He reiterated that a no-deal Brexit would prove “extremely challenging” and the focus of pharmaceutical companies was on making sure that medicines and vaccines got to patients whatever the Brexit outcome.

“This includes stockpiling and duplicating manufacturing processes here and in Europe. We continue to work as closely as possible with government on no deal planning,” he said.

Nathalie Moll, director general of the European Federation of Pharmaceutical Industries and Associations (EFPIA), said: “Now is the time for policymakers in the UK and the EU to put politics aside and put measures in place to prevent patients being harmed by the consequences of Brexit, “in particular from disruption to the supply of medicines, including from transport delays at the border, and where the development, manufacture, packaging, safety testing and regulation of the medicine no longer benefits from mutual recognition.”

The EFPIA is calling on negotiators to agree on a series of actions that need to be taken to protect patients, including discussions between relevant authorities and the sector to coordinate contingency plans, such as putting fast-track lanes or priority routes for medicines into ports and airports and exploring the possibility of exempting active pharmaceutical ingredients and raw materials for medicines from border checks to ensure manufacturing of medicines continues with limited disruption.

The government has asked drugs manufacturers to maintain a rolling six-week stockpile of medicines for six months in the event of a no-deal Brexit.

In addition, GPs and community pharmacies were told not to stockpile additional medicines beyond their business as usual stock levels. The DHSC also said there was “no need” for clinicians to write longer NHS prescriptions and that the public should be discouraged from stockpiling.

Chaand Nagpaul, council chair of the British Medical Association (BMA), said that with less than 75 days to go before the UK is due to leave the EU, it was now “crucial” that a second referendum is held to decide the final outcome of Brexit.

“The BMA has been clear about the danger Brexit poses to the NHS, its workforce, patients and the nation’s health. Leaving the EU will result in poorer care for patients, reduced availability of drugs and medical supplies, and a diminished workforce,” he said.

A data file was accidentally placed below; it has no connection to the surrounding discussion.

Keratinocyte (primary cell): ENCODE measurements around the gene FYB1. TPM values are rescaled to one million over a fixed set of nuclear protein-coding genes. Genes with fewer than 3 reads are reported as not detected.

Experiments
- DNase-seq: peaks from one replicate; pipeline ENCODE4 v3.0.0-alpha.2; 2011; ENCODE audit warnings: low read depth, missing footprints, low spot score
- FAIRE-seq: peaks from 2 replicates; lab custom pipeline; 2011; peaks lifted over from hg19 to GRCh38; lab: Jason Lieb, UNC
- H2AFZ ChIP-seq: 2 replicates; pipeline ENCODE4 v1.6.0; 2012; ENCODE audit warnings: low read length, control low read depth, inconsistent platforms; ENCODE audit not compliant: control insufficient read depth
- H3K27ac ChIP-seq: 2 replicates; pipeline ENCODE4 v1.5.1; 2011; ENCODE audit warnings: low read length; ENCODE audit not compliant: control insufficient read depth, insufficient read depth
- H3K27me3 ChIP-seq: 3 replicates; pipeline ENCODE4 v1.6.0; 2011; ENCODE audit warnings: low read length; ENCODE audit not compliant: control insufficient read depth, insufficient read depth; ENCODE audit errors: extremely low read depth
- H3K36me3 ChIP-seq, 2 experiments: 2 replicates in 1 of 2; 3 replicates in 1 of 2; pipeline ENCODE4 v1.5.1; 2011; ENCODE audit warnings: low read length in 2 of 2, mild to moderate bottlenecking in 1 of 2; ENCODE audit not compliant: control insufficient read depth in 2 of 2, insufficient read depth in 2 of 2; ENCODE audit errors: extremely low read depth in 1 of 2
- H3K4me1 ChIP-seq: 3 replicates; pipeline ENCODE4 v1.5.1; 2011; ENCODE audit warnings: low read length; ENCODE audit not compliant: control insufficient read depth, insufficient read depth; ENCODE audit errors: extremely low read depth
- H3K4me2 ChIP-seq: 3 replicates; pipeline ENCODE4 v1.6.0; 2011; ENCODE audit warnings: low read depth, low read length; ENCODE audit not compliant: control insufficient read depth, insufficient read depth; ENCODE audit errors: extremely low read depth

The Falsified Medicines Directive: steps to compliance

European Pharmaceutical Review, no author, 16 January 2019

The Falsified Medicines Directive (FMD) 2011/62/EU, comes into full force on the 9th February 2019.

This directive aims to increase the security of the manufacturing process and delivery of medicines throughout Europe, providing greater protection for patients. Organisations that have not yet become compliant must now act fast to ensure they do not fall foul of the regulation.

The MHRA have also confirmed that should there be a ‘no-deal’ Brexit, it will consider a UK-only version of the EU law.

So, what can be done to make sure FMD compliance projects are completed in time and that the chosen solutions are robust enough to guarantee immediate compliance? Christian Taylor, Serialisation Business Consultant at Zetes, provides his plan to becoming FMD compliant.

Review existing processes

With the legalisation fast approaching, there is more urgency to find suitable solutions. However, as FMD compliance needs to be built into day-to-day operations, it requires a careful and considered process review.

Organisations should proactively be looking to implement solutions that create minimum disruption to current working processes, drive efficiencies and are simple to use every day. Operational team engagement in the plan is needed if businesses are to achieve full compliance and effective delivery. This, along with a well-managed implementation, that is supported by solid training and open communications, will also result in a rapid launch.

Frame projects

Organisations not only need to focus on making sure they have compliance ahead of the 9th February, but they also need to ensure that any FMD solutions that are implemented are built on flexible foundations. This flexibility will arm them with the ability to encompass broader roadmap principles such as automation for decommissioning, returns, consolidation and aggregation or adding a visibility layer for reporting and insight beyond the audit trail.